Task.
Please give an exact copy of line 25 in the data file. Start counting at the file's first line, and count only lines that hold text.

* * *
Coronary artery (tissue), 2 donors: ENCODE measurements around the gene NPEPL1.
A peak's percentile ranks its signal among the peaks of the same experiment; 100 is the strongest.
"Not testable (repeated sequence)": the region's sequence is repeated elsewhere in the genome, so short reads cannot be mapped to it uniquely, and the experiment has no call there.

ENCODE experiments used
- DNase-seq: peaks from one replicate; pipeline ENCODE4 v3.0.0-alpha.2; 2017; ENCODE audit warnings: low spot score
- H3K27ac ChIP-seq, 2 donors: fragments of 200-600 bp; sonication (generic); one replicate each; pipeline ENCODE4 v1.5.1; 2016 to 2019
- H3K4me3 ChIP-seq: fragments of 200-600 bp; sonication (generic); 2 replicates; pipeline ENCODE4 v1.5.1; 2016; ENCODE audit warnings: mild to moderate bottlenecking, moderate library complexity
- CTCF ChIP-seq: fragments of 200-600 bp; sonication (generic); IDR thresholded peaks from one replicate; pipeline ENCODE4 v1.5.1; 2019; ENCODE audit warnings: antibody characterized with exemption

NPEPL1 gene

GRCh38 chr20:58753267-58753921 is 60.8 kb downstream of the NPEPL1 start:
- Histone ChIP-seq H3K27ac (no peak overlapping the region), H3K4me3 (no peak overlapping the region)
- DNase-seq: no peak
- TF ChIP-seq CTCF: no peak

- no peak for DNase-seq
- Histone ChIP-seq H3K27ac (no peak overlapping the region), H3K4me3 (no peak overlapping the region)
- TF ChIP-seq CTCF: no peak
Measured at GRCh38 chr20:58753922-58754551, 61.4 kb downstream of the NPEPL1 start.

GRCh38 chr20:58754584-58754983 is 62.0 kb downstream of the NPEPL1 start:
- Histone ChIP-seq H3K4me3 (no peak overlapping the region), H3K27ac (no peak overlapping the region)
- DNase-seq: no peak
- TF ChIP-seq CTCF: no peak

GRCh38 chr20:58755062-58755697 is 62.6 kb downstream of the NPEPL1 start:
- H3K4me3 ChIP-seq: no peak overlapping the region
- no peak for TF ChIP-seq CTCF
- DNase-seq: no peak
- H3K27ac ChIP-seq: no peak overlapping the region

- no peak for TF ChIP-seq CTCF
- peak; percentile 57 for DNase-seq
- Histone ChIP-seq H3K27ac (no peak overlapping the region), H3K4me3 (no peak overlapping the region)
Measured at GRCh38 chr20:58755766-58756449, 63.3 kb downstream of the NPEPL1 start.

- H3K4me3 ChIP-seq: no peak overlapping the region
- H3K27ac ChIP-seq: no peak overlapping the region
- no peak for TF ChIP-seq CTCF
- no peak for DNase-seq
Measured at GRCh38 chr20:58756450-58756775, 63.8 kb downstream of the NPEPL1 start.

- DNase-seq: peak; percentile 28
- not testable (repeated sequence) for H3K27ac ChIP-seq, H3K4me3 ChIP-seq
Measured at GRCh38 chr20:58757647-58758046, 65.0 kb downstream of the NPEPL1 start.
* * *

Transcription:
- DNase-seq: no peak